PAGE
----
Friday, 7 April



By Azul Castañeda, ICC Consultant


Friday, April 7 is World Health Day, and marks 75 years since countries together founded the World Health Organisation so everyone, everywhere could attain the highest level of health. The UK marks this day after more than a decade of austerity and the impact of a global pandemic diminished the life expectancy and wellness of many people, and a solution seems out of sight.

Last month the Journal of the Royal Society of Medicine published research showing that life expectancy in the UK lagged every other G7 country apart from the US, as a result of a decade of lower incomes and stagnating health and economy since 2012. But the situation was already dire in 2012, when research by University College London – a “Lives on the Line” map – displayed health inequalities so stark that there was an 11-year difference in life expectancy between London’s Hackney and the West End, the same gap as between England and Guatemala. We have known for a while that where we are born, grow up, and work matters to our health.

WHO’s 75th anniversary year is an opportunity to motivate action to tackle the health challenges of today before they become even bigger challenges of tomorrow.  At ICC, we’re embarking on a plan with three local authorities to develop neighbourhood models that as well as informing services delivery, placemaking projects and planning, can promote well-being, protect the environment, and foster social cohesion – all essential to tackling health inequality and addressing the fact that the people who live in the most vulnerable communities are often the hardest hit. Poor health isn’t just a matter of life expectancy but also quality of life and health – and councils have it in their power to make clear, positive differences here.

Working at local level is a great opportunity to identify and challenge health disparities. Neighbourhoods give local authorities the chance to address physical issues that contribute to poorliness, whether it’s by creating more green space or building safe and affordable housing, or by delivering walkable communities with immediate access to shops and amenities, including healthcare and pharmacies. All these build healthier, happier neighbourhoods.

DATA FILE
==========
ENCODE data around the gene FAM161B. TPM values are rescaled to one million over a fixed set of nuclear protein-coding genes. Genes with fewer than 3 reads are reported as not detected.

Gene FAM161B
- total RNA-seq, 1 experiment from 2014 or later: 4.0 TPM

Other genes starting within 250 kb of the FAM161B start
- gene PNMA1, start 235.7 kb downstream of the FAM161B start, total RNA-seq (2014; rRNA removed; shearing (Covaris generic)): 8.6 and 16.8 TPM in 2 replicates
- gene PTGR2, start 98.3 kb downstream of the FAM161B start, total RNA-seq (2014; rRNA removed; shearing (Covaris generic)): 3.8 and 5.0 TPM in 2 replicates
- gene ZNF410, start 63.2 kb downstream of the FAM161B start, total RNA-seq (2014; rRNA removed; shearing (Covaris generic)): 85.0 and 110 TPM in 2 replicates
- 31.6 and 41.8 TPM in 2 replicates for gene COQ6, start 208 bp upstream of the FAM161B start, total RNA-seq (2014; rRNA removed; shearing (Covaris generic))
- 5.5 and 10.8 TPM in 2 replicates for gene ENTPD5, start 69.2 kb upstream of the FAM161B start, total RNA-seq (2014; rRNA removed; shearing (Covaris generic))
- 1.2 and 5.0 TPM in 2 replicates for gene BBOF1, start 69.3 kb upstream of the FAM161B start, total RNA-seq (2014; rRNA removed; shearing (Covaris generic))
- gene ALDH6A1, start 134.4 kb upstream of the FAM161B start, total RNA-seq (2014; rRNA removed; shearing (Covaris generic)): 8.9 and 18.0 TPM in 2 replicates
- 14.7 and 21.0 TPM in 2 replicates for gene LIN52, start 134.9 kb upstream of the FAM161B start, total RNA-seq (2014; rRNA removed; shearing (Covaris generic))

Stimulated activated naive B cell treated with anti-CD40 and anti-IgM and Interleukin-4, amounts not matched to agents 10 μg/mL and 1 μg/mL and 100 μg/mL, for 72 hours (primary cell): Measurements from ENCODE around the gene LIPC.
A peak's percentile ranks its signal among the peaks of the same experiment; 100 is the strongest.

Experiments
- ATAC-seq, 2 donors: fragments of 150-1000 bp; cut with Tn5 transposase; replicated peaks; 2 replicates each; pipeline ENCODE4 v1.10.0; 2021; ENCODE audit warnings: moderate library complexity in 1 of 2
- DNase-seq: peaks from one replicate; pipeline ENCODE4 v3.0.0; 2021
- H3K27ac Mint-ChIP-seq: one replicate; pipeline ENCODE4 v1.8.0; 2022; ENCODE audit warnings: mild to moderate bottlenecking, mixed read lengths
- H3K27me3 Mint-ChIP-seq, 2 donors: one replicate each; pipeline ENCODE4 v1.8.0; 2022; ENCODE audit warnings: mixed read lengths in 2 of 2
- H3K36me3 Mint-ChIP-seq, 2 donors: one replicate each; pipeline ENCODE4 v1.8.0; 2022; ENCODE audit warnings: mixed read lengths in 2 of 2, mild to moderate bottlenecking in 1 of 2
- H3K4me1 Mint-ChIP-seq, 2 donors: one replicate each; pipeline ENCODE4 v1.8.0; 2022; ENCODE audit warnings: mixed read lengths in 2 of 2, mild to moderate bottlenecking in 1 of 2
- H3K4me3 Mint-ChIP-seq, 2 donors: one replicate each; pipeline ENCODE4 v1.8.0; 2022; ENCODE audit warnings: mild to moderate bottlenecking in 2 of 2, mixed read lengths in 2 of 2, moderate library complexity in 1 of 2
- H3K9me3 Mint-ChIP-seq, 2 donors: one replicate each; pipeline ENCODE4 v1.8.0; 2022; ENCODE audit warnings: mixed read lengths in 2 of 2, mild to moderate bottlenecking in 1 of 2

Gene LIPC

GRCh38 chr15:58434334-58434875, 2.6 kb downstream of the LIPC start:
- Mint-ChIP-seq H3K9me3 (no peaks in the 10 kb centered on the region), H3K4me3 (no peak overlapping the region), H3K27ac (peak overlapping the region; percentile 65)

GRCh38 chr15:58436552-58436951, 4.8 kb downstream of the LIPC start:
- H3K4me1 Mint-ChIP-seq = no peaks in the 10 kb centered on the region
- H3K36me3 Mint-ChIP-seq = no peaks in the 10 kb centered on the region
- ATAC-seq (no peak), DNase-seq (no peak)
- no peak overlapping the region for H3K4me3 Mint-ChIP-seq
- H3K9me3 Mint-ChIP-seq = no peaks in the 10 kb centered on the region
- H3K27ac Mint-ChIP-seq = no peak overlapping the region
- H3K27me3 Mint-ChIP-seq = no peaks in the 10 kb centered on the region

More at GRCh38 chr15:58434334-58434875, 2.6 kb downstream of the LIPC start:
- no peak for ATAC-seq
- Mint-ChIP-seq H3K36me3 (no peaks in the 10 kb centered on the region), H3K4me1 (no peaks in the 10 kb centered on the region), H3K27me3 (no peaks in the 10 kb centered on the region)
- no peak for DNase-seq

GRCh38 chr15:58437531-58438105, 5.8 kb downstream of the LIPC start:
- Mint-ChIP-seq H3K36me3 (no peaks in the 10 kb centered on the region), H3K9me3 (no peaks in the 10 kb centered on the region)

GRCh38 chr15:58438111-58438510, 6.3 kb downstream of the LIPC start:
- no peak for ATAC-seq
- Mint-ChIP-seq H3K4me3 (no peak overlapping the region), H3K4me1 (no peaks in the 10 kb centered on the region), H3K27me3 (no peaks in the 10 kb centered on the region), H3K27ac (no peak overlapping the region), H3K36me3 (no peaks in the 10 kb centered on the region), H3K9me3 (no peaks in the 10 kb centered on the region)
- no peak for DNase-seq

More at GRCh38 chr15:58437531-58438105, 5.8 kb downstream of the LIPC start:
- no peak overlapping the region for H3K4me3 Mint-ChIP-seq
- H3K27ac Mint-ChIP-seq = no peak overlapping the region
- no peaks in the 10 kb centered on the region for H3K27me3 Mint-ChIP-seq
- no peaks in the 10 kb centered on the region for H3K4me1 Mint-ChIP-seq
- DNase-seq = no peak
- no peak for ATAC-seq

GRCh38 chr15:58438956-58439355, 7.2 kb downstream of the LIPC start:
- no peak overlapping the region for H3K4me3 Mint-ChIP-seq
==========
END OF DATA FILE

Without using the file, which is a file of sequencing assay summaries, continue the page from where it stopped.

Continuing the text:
Some of these steps may seem obvious. Others are less apparent, such as avoiding large monocultures of housing or physical barriers that segregate communities or deploying the time and expertise necessary to creating child and age-friendly cities. Neighbourhood models can also help identify where affordable housing initiatives are most needed, and thus protect vulnerable populations from eviction. They can promote policies that make accessing healthcare, jobs, and healthy food options easier through public transportation systems, and community gardens. Local authorities can also invest in clinics and hospitals in underserved areas, making sure healthcare is affordable, accessible, and culturally appropriate for all.

Vitally, these actions can only happen when everyone works together. Neighbourhood models work when they are inclusive and involve and co-ordinate key stakeholders like urban planners, civic institutions, investors, employers, and residents to address social determinants of health in a localized, culturally appropriate way. Community organisations, too often an afterthought, must sit at the heart of such plans. They can provide education and resources to promote healthy lifestyles such as walking groups, healthy cooking classes, and support groups – often vital support to ensure no-one in vulnerable and marginalized populations is left behind.

There’s not a lot here that’s new – apart, crucially, from the need for a new mindset that has the ambition to use different ways of working, planning and imagining to tackle inequalities that belong to the last century. Local authorities have at their fingertips the means to understand cause and impact of health inequality and to design different futures for all, so the future is better for everyone.

At ICC, we firmly believe that health and health equity must be at the heart of the work councils do within their neighbourhoods and that neighbourhood models can play a significant role in making progress to a more sustainable, healthier and equal future for all.

But of course, enabling health equity it is everyone’s responsibility and depends on comprehensive action at every level, from city-wide to regional to the most local neighbourhoods. Let’s work together to build healthier and fairer neighbourhoods, that can pave the way to a healthier and fairer future.